Samuel Warren and Louis Brandeis in their ground-breaking article “The Right to Privacy” introduced a fundamental principle as per which an individual shall have full protection in person and in property. They defined Privacy as a principle as old as the common law.
The right to privacy as an independent and distinctive concept originated in the field of Tort law, under which a new cause of action for damages resulting from unlawful invasion of privacy was recognized. The Supreme Court of India while recognising Right to Privacy as a fundamental right in Justice K.S Puttaswamy (Retd.) v. Union of India was of the view that right to privacy is a pre- constitutional right, which has been preserved and recognized by the Constitution of India, not created by it.
However, it has been found necessary from time to time to define de novo the exact nature and degree of such protection. Often the Right to Privacy is viewed in conflict with certain other constitution safeguards: primarily the fundamental right of Freedom of expression. It is the settled position that both the rights are fundamental rights, albeit the former is derived and read into Article 21 authoritatively and conclusively in the Puttaswamy Judgement while the latter is enumerated under Article 19 (1)(a). Consequently, a balance needs to be struck and the boundaries and contours of these two rights is determined, both tentatively and definitively on case-to-case basis.
In line with the above-mentioned issue, often the scope and nature of the right to Privacy is tested through new parameters. A couple of such instances have recently cropped up discussing the right to privacy and the personality/ celebrity right in the posthumous context. The issue of personality rights in posthumous context is also decided through this judgement yet the bench did not define or set an outline for the concept of the personality rights of a celebrity. It is true that Personality rights of an individual is one of the facets of Right to privacy but the same needs to be properly defined by the courts and probably the plea filed by father of Sushant Singh contending the same might formulate jurisprudence on that issue.
Whereas, the issue regarding the right to privacy in the posthumous context has been recently adjudicated by the Madras High Court in the case of Deepa Jayakumar v. A.L. Vijay & Ors., where the division bench ruled that the “posthumous right to privacy is not an alienable one as the right of privacy of an individual”, extinguishes with his or her death and cannot be inherited by a person’s legal heir after his or her death.
Honouring the dead is not a new concept. Societies all across the world have traditions and practices to honour the deceased, but does nullifying the possibility of extending the right of privacy after the death of a person go beyond such practices, especially in the age of technology? All such arguments will be discussed and analysed in context with the recent judgement of the Madras HC in this article.
An application was filed by Late AIADMK chief Jayalalithaa’s niece, Deepa Jayakumar, before the Madras High Court, seeking a stay on two in-production projects, allegedly based on the former Tamil Nadu Chief Minister’s life –a film “Thalaivi” and a web series “Queen”.
The Plaintiff sought an interim injunction to restrain Respondents 1 to 3 (Mr. A.L Vijay, Mr. Vishnu Vardhan Induri and Mr. Gowtham Vasudev Menon) from, directly or indirectly, releasing, publishing or exhibiting a film, drama, serial, tele-serial, web serial, etc. in respect of the life of the late Dr. J. Jayalalithaa.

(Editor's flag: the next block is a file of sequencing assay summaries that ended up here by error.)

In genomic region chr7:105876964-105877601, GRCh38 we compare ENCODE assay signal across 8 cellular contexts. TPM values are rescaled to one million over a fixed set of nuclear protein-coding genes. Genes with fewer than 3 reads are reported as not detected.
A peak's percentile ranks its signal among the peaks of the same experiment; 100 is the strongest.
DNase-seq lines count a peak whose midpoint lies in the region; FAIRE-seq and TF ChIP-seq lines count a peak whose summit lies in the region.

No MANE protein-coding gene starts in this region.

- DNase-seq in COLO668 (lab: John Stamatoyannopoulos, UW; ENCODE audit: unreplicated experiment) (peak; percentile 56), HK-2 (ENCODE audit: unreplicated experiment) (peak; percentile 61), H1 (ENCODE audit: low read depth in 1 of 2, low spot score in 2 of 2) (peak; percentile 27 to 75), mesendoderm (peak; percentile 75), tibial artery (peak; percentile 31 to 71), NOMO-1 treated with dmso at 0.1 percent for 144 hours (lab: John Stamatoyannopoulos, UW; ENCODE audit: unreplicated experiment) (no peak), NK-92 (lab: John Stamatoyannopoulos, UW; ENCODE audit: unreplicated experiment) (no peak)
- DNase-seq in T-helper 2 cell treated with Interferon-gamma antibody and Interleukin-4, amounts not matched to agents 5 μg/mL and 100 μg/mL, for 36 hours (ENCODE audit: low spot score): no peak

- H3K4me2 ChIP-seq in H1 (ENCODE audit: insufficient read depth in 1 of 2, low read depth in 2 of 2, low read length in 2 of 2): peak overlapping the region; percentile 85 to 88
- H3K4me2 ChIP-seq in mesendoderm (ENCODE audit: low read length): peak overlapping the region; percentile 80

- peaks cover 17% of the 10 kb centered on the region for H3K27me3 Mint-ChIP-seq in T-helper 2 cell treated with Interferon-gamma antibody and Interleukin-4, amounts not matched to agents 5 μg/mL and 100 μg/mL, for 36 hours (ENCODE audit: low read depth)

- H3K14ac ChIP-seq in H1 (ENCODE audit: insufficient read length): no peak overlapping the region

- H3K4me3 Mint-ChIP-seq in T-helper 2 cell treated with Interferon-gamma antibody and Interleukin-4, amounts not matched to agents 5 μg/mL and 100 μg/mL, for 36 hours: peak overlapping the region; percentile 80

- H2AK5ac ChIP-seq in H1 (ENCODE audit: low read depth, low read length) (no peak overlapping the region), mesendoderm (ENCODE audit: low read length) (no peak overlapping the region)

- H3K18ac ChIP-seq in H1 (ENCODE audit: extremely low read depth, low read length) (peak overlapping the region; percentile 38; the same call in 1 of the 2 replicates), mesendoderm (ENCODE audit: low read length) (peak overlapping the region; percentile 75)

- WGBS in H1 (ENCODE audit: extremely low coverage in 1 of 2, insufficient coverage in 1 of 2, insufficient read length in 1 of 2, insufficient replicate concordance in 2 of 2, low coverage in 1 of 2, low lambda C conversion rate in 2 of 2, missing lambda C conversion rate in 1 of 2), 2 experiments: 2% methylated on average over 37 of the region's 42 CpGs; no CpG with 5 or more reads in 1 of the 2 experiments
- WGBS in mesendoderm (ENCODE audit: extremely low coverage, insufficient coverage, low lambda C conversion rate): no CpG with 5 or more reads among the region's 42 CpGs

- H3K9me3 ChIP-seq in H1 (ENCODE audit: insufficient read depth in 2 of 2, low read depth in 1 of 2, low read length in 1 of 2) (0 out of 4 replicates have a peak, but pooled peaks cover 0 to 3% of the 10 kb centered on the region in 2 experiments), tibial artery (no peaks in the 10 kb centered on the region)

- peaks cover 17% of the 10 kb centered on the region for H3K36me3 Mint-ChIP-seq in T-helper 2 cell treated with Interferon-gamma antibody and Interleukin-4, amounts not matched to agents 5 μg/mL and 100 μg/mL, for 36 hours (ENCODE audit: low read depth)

Madras HC held that respondent 1 and 2 had acquired the adaptation rights of the book ‘Thalaivi’ and submitted that the proposed film would address the privacy rights of the applicant as she would not be depicted in a single scene in the film. With respect to Respondent 3, the court noted that the web series is based on the book titled ‘Queen’ which is inspired by true events and the account of the same was made from the information available in the public domain.
The application was dismissed by single judge bench through an order but it made no conclusions on the posthumous privacy rights of Jayalalithaa which made it unclear as to whether there would be inheritance of these rights after the individual’s death. Aggrieved by this order, the applicant filed an appeal before the division bench.
The following issue arose for consideration in this appeal before the division bench namely:
Whether the posthumous right of the former Chief Minister of Tamil Nadu is inheritable by the appellant to restrain the respondents from releasing the web series or film?”
This issue was left undecided by the order of the single judge bench. Further, this issue had been discussed a lot of time before as well but none of the courts came to the direct conclusion to decide it. In the Gangubai Kathiawadi case, where the purported legal heir of Gangubhai Kathiawadi sought an injunction in a similar matter, the same issue was again left irresolute.
The bench of R.Subbiah J and Sathi Kumar Sukumara Kurup J adjudicated this issue in detail and ruled that the “right of privacy of an individual”, extinguishes with his or her death and cannot be inherited by a person’s legal heir after his or her death. To arrive at this conclusion the court relied upon the Puttaswamy Judgement where it was held that “right to privacy of an individual remains with the being till he/she breathes last. It is born with the human being and extinguishes with human being.”
Further the bench affirmed the approach taken by the Madras High Court in the case of Managing Director, Makkal Tholai Thodarpu Kuzhumam Limited Vs. Mrs.V.Muthulakshmi, wherein the “right of privacy” of the Late forest brigand Veerappan, did not subsist after his death, in view of the undertaking that the “right of privacy” of Veerappan’s wife and daughters, would not be affected. The court in that case categorically rejected the argument regarding inheritability of the “right of privacy”.
For the premise that “right of privacy of an individual” extinguishes with the human being”, reference was made to the apex court’s judgement of Melepurath Sankunni Ezhuthassan Vs. Thekittil Geopalankutty Nair. The aforementioned judgement proposes the notion that privacy or reputation earned by a person during his or her life time, extinguishes with his or her death. After the death of a person, the reputation earned cannot be inherited like a movable or immovable property by his or her legal heirs.